After living in the same home for seven and a half years I finally visited my backyard neighbors. . .
Last week our shared fence blew over in the wind for the second time. The boards on it are cracked, and the old rusty screws that hold the boards together have worked themselves out of the posts. My wife and I recognize the small pieces of plywood we used to attach the top rail to the post will only hold for so long. The fence needs to be replaced.
One of the renters in the adjacent house came out to check on our makeshift repair. After offering to help he gave me the owner’s email. He also told me the same thing happened with fence on the side a year earlier, and their landlord gladly split the cost of the repair.
Two sent messages later I’d received no reply. I decided I would walk over and finally meet my neighbor tenants face to face. Regardless of the selfish reason it was to finally engage with them, I needed to leave my phone number and ask them to have the homeowner call me.
I put on my mask and made my way around the block. I had the unusual perspective of trying to decide which house I needed to approach by looking through backyards for my own. Soon enough I spotted my abode’s grasshopper paint job and my back bedroom window.
I walked up to the steps and onto the porch. The front door stood open behind its screen door. Naturally, I helped myself to a look inside. The living room was empty. The kitchen was sparsely furnished. In a previous conversation with the same fella who came to see us working on the fence, he mentioned he and his partner would be moving out this coming September. Maybe they were ahead of schedule?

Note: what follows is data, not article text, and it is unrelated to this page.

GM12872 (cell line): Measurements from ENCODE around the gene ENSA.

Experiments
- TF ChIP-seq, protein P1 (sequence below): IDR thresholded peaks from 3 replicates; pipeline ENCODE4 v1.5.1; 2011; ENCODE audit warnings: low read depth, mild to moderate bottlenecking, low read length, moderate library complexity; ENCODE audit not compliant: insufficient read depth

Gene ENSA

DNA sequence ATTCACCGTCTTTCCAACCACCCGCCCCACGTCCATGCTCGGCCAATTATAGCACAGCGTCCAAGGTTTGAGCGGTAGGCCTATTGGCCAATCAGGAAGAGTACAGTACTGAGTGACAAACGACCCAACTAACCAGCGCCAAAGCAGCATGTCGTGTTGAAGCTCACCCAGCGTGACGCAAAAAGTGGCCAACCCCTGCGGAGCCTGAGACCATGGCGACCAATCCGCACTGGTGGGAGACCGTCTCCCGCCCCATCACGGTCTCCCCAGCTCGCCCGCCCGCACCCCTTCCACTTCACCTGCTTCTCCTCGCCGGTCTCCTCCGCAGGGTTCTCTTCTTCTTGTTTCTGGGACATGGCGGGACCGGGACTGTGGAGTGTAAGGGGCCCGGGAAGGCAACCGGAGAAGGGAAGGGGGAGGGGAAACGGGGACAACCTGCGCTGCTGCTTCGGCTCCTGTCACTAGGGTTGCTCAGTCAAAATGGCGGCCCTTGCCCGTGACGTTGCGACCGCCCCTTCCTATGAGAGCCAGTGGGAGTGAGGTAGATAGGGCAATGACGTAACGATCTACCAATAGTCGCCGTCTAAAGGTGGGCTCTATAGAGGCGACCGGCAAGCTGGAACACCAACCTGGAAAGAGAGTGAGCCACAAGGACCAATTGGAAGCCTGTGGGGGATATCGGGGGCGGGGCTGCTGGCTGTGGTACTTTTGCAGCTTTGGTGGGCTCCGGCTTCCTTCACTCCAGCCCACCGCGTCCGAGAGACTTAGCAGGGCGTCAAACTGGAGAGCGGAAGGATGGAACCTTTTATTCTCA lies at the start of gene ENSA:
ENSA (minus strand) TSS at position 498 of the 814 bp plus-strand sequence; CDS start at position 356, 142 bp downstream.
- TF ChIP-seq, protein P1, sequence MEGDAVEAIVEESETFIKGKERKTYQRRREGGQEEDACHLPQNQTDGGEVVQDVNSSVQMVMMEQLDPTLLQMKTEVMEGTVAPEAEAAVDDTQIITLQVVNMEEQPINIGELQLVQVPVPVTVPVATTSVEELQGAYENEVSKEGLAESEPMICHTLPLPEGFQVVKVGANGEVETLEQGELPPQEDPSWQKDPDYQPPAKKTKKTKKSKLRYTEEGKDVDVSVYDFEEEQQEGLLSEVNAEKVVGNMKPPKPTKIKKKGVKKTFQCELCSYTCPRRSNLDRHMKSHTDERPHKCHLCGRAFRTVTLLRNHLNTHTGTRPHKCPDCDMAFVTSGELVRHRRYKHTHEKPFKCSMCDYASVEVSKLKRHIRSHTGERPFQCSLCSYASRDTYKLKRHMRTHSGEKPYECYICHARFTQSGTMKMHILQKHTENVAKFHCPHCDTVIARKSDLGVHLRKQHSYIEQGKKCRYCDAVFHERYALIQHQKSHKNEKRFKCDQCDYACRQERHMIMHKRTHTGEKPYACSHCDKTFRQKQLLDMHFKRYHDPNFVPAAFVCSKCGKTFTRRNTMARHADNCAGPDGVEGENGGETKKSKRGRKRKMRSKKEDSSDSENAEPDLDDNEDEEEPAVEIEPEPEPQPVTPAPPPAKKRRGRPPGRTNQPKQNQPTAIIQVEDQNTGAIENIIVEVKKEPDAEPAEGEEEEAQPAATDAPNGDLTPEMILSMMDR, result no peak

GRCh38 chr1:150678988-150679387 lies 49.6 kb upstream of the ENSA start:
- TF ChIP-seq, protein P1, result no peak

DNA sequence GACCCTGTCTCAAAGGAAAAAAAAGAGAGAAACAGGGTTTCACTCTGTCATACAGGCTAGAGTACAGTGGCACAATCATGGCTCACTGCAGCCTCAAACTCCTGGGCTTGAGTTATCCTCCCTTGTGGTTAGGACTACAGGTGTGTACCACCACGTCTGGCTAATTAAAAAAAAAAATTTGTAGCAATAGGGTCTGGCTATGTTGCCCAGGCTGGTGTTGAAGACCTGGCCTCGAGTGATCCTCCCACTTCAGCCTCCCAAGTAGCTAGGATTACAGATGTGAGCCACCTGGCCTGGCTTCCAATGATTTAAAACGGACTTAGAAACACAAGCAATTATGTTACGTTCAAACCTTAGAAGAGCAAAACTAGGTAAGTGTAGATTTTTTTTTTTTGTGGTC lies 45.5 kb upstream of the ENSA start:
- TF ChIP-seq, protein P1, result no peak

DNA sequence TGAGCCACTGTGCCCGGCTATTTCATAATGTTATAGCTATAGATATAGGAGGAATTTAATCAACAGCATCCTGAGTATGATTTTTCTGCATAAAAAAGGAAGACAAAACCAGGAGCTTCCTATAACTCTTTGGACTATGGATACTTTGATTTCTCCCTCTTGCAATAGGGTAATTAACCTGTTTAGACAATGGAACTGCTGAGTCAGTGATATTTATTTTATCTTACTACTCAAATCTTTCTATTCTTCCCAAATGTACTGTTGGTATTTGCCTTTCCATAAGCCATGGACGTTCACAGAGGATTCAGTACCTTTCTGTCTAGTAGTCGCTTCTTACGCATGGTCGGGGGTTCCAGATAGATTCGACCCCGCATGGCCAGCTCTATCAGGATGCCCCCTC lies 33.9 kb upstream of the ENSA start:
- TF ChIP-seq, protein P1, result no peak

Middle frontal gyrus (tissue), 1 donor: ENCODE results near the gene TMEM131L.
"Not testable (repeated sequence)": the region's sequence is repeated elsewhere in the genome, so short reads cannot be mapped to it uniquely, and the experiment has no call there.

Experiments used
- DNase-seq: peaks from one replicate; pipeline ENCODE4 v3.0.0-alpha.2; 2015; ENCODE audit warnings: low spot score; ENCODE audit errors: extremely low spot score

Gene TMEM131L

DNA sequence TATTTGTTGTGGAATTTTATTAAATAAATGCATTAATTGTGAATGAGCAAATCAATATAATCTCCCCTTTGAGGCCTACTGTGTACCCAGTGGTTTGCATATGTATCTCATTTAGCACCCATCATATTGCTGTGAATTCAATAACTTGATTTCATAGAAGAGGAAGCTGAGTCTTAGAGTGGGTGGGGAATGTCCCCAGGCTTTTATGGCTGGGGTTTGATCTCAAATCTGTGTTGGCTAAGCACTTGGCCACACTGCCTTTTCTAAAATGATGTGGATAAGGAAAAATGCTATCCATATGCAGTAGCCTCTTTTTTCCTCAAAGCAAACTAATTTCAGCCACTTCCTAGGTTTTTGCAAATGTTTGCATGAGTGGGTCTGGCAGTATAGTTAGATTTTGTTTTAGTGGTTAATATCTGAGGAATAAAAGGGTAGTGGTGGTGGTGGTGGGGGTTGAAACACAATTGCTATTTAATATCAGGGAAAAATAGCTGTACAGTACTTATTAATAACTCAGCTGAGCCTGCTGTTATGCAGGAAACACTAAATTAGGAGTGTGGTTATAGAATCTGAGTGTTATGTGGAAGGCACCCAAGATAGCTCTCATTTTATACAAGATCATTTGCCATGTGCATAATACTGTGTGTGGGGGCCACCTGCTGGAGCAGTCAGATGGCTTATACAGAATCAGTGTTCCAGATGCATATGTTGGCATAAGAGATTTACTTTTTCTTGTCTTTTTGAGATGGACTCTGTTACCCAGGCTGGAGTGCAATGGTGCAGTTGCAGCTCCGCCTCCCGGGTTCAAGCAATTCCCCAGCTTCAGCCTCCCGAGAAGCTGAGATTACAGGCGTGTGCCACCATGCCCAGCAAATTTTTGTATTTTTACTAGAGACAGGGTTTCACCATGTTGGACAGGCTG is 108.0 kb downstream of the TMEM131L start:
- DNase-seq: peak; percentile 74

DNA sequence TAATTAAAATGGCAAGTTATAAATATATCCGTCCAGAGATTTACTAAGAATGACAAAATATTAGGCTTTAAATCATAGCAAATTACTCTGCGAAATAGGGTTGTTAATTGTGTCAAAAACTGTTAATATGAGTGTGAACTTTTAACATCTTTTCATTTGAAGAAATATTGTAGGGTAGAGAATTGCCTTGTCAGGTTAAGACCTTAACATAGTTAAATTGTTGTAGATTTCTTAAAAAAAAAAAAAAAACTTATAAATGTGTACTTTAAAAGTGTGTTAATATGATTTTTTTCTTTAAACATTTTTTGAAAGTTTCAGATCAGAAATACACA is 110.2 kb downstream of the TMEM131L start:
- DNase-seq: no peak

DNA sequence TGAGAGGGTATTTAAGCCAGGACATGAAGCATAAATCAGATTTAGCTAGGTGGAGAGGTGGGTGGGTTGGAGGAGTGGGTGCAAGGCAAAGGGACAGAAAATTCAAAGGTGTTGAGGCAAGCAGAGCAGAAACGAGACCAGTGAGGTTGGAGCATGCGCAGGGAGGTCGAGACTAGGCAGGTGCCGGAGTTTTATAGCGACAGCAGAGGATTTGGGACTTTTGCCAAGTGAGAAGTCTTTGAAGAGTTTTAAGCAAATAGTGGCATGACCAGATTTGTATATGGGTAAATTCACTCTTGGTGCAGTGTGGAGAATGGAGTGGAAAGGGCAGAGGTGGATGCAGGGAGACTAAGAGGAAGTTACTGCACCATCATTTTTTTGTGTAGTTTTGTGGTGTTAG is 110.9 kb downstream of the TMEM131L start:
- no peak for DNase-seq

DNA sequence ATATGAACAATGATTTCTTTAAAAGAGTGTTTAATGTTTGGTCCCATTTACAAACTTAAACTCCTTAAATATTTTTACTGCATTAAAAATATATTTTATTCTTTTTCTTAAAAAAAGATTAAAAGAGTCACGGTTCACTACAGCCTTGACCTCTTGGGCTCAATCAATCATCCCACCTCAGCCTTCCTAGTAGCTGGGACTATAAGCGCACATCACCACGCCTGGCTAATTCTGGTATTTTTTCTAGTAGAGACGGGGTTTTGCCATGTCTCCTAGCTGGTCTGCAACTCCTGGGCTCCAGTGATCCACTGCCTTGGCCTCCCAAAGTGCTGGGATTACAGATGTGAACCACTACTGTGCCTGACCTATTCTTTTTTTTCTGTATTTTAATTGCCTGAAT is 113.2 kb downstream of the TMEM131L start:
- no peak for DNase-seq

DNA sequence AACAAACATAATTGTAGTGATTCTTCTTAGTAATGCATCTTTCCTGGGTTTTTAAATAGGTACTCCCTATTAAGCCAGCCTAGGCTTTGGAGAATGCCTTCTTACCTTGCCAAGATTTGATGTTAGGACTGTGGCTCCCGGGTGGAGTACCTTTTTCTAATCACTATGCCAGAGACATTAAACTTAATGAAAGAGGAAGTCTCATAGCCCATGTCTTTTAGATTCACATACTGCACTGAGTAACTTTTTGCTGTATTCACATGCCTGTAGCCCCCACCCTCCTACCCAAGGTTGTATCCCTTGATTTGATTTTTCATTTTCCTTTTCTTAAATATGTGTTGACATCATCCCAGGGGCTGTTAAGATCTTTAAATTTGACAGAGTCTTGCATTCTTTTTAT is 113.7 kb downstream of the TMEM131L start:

His partner came to the door. We had a pleasant conversation about our coronavirus work woes. She graciously accepted my information and committed that they would pass it along to their landlady.
Days later, I still haven’t heard from the owner. I’m disappointed, but also aware that I have no clue what’s going on in their life. They may be out of work, like me and the tenants. It’s possible they’re even in a far worse financial or health situation than any of us. But strangely, I’ve thought about that empty living room the most.
This past weekend I aided a couple family friends running an estate sale. An elder family member passed on recently. A few weeks before that, I helped a friend move most of his belongings from his house into a storage unit while he secured his next place to rent. Both were extremes of owning too much.
The estate sale was laden with historical treasures as well as many mundane items. The other friend’s temporary relocation came after he had already reduced his material possessions to his minimal essentials. Both included more than I could have imagined.
I look around my own home and despite years of reducing what my family purchases and brings home, we have tons of shit.
With my grieving friends I imagine my mother, mother-in-law, and daughter having to run a similar estate sale of my wife and my possessions. I can’t imagine the pain it would cause them, not to mention the limited return our many things would bring. Particularly when compared to the over-inflated value we currently place on it all.
Then I consider my friend. While he is awaiting moving into his future rental he knows it won’t possibly be enough to transform his next place into the home he hopes it to be for his family.
Finally I remember that empty living room. At first glance it seems weird that anyone would have so little. Yet I’m always envious whenever I see a home that is sparsely decorated and not filled with clutter.
I know my wife and I are more in line with society’s norm, but we’re trying to be better. As is our friends with the late granddad. As is my other friend as well.
At first I thought it weird to see a house that has been lived in for years with so little inside. But are they the weird ones, or is it possible that the rest of us are?